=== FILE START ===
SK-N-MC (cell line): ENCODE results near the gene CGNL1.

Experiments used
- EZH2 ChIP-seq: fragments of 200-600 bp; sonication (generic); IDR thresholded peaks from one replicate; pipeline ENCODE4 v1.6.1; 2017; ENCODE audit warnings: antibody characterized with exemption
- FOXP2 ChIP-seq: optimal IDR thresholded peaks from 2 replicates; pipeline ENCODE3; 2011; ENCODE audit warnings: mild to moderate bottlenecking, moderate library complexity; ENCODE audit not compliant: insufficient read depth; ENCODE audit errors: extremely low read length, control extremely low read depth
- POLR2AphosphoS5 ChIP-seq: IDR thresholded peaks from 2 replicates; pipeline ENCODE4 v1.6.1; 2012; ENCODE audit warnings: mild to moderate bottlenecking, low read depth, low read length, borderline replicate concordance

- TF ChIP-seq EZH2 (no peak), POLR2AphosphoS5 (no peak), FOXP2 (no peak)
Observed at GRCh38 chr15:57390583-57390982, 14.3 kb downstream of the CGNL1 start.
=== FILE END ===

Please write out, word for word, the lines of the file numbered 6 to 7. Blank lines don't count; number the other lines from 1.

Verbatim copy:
- TF ChIP-seq EZH2 (no peak), POLR2AphosphoS5 (no peak), FOXP2 (no peak)
Observed at GRCh38 chr15:57390583-57390982, 14.3 kb downstream of the CGNL1 start.